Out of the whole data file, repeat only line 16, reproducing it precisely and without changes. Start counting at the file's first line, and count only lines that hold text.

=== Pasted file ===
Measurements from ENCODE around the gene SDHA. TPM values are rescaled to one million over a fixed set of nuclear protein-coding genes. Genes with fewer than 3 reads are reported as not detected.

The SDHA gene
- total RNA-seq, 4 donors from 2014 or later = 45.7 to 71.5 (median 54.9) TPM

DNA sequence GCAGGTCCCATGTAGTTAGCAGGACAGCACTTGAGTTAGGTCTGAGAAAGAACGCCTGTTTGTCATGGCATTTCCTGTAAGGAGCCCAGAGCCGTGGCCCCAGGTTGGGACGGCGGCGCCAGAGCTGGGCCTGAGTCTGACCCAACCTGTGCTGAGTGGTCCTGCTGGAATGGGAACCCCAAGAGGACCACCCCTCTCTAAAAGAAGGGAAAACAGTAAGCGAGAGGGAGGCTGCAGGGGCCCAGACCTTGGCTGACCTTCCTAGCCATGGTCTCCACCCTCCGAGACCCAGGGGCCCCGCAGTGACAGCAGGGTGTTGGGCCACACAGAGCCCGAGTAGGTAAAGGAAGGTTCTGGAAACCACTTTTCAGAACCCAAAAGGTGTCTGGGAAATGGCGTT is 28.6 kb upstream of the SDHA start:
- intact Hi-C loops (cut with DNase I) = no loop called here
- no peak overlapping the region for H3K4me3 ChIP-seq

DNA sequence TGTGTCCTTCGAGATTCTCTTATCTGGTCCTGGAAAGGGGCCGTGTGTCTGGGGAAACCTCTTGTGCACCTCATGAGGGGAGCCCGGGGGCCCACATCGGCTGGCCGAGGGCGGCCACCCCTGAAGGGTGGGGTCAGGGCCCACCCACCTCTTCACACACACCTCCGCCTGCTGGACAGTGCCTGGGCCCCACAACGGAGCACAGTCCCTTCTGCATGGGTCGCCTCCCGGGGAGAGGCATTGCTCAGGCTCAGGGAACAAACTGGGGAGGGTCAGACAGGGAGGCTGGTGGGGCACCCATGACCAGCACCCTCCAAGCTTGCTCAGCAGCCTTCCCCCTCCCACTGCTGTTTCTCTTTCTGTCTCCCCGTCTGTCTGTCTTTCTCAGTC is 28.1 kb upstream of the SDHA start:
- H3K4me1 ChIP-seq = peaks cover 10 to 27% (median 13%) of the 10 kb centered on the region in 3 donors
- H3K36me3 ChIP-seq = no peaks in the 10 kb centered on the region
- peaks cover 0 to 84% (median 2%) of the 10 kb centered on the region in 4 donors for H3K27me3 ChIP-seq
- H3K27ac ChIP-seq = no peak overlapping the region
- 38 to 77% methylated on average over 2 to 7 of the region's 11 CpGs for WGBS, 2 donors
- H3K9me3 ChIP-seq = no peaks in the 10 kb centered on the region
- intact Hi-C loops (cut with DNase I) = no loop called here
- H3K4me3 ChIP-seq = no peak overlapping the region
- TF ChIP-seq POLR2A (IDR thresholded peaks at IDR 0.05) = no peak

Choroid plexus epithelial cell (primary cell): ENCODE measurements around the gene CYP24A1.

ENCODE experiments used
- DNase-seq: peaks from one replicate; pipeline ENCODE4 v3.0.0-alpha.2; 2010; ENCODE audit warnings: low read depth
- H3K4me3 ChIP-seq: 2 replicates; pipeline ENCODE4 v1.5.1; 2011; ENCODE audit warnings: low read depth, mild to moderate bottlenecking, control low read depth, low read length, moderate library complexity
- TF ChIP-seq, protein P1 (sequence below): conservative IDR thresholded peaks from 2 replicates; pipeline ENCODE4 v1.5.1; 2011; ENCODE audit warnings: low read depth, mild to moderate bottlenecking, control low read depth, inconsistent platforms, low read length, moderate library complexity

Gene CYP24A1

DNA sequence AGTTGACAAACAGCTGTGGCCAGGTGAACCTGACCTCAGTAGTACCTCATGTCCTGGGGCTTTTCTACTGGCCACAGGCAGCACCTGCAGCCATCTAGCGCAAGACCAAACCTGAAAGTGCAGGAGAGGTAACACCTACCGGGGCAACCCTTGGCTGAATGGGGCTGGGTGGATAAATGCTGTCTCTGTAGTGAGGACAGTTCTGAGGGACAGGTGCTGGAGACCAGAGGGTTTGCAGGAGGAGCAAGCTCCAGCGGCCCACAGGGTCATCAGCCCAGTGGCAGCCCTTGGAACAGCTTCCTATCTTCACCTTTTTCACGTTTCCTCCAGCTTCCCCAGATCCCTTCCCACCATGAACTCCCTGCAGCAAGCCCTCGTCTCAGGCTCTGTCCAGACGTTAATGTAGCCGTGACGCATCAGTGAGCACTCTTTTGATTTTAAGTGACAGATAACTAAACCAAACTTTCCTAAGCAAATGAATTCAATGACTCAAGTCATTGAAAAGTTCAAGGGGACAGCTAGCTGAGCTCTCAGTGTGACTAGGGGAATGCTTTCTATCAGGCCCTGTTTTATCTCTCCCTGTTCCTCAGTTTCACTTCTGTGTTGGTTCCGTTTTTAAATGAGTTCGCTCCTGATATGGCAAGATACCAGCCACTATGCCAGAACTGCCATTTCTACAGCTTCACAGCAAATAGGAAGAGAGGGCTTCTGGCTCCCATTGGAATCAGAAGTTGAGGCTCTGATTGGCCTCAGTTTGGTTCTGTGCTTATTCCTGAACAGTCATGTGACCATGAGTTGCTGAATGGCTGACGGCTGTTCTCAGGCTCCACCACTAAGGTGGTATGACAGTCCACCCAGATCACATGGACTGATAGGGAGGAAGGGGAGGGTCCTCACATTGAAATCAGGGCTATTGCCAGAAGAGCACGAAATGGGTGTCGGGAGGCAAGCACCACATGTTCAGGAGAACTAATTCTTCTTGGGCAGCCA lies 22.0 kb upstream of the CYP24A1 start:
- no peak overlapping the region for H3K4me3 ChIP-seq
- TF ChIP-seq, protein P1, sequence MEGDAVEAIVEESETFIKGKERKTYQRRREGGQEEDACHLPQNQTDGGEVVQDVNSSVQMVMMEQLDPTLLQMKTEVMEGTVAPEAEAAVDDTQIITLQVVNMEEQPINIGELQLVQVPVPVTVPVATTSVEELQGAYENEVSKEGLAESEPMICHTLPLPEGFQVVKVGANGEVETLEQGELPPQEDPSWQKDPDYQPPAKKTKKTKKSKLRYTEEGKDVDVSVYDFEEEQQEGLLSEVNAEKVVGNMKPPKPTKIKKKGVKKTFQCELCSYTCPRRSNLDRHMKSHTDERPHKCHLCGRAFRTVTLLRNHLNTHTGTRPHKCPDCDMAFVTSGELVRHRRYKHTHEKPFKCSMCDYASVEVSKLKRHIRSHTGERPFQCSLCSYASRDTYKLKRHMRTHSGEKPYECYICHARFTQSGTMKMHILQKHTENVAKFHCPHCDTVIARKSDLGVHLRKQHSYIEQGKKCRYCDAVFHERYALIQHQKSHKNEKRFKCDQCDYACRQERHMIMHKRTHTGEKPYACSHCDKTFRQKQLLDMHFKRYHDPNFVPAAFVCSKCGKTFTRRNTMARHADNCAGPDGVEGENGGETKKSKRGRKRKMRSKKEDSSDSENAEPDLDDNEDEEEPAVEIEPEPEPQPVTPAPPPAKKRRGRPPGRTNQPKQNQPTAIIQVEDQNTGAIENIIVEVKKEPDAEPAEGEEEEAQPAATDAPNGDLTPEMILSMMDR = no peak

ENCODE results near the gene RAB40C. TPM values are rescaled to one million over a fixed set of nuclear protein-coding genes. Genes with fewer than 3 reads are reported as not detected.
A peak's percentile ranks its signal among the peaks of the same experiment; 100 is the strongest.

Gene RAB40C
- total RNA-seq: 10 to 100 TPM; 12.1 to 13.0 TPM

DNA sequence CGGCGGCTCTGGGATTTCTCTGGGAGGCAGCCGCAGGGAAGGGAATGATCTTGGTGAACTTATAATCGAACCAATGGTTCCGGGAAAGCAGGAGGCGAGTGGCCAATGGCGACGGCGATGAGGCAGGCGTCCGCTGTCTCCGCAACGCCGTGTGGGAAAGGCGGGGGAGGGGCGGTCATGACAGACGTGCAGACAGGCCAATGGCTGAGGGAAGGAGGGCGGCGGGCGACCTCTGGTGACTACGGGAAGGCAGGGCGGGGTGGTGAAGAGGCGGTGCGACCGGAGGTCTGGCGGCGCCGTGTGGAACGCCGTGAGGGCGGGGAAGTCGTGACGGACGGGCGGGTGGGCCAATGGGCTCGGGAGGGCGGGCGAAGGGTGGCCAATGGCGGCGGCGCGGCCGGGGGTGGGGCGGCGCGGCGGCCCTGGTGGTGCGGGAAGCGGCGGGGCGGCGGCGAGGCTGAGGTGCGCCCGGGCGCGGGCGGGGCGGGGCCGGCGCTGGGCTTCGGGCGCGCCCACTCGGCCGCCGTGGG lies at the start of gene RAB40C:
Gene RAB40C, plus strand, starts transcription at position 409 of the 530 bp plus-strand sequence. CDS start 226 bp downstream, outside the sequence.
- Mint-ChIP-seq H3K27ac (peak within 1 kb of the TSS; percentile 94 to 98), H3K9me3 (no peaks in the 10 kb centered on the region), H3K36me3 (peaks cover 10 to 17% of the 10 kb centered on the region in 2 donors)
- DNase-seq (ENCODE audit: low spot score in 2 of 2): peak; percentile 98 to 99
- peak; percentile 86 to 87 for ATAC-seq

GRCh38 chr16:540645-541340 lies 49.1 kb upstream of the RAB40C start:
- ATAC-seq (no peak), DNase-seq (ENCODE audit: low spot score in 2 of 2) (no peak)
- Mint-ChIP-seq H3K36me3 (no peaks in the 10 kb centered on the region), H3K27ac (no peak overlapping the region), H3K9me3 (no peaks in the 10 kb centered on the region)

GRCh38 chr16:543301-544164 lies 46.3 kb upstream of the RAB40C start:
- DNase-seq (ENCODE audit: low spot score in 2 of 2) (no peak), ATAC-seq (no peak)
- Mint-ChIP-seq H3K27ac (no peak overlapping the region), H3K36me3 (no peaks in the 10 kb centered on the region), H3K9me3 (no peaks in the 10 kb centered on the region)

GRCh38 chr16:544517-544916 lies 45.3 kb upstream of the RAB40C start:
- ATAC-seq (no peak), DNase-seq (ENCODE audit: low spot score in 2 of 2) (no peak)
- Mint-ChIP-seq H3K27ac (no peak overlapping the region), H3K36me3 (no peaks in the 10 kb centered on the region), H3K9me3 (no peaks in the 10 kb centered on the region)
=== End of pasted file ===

- TF ChIP-seq POLR2A (IDR thresholded peaks at IDR 0.05) = no peak